HARRIS: Rafael Soriano’s untucked jersey a welcome celebration of job well done

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As soon as I finish this column, I’m going to fist-bump deputy sports editor Marc Lancaster, untuck my shirt and head on home.

The job is done for the day.

Just call me the Rafael Soriano of columnists.

Soriano is in his first year as the Nationals’ closer, signed to a two-year contract worth $28 million. Thus far, he’s earned his keep. Going into Wednesday night’s game in Los Angeles, he had 12 saves in 13 chances. That means 12 times he’s untucked his shirt and fist-bumped the catcher du jour, marking a successful day on the job.

The untuck thing is a celebration that is a lot like Soriano. It’s understated, easy to miss. It’s also effective. And cool.

Most important, for all its simplicity, it’s fun. Sports are supposed to be fun, remember?

“I was with Atlanta, I think it was 2009, when I did it first,” Soriano said during the Nats’ recent homestand. “One day, it was a tight game. I do my job and I take my shirt out. So that’s what I have been doing since then.”

As celebrations go, it is about as tame as it gets. But it is still a celebration and there are those who think that’s a no-no for a pitcher. One of the unwritten rules and all that. You never show up the hitter. Do your job and go home.


If Soriano was untucking his shirt and pointing at the hitter or the other dugout, maybe that would cross the line. He isn’t. “I’m not that type of guy,” he said.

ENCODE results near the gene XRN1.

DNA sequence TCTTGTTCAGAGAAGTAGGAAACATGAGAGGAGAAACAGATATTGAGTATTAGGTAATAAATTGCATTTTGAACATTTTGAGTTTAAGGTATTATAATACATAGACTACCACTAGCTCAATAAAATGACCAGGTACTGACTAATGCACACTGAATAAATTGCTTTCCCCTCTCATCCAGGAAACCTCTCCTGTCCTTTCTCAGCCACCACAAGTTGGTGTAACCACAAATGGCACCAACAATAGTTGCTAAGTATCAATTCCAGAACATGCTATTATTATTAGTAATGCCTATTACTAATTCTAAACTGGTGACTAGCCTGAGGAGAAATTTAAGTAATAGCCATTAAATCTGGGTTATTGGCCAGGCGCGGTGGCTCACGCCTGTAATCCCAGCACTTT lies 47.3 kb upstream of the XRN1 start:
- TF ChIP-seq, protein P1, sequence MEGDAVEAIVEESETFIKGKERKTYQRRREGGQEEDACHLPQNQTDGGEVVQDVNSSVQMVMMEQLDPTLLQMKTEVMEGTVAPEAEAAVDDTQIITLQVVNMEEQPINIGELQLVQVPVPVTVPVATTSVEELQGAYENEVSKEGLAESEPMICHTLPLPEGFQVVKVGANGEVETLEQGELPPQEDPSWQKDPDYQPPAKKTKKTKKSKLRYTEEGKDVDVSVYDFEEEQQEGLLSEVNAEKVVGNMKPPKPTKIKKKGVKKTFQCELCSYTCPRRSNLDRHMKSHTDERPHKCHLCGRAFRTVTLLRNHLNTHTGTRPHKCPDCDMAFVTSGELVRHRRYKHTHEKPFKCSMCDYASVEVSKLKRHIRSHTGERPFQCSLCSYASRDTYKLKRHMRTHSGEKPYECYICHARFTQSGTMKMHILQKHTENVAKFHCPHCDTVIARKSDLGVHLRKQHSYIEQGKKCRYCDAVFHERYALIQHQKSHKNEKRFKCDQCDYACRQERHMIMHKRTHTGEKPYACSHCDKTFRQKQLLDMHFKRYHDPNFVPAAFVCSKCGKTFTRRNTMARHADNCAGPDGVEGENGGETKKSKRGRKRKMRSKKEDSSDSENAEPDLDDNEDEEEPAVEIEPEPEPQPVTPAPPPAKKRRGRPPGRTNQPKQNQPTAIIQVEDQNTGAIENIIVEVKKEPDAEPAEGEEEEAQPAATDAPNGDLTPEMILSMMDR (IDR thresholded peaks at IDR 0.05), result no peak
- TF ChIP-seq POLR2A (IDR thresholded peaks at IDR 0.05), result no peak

Besides, have you ever watched what happens when a closer doesn’t do his job? Every time someone wins a game with a home run or anything else, there’s a mad celebration at home plate, a dog pile that might make you think the World Series had just been won.

That’s OK but a pitcher enjoying the successful completion of his work isn’t OK?

“People have to remember, this is hard for us,” said Detroit closer Jose Valverde, whose brief dance that is sometimes accompanied by a loud scream makes what Soriano does look really tame. “Closing a game can be hard, especially a one-run game. When the game is over, dance a little bit. To me, it is no big deal what Soriano does. I like it.

“The job is done. It’s a little celebration for the fans and for the team. That’s all it is. When I do it, I feel so excited I do some jumping and dancing. I enjoy the moment.”

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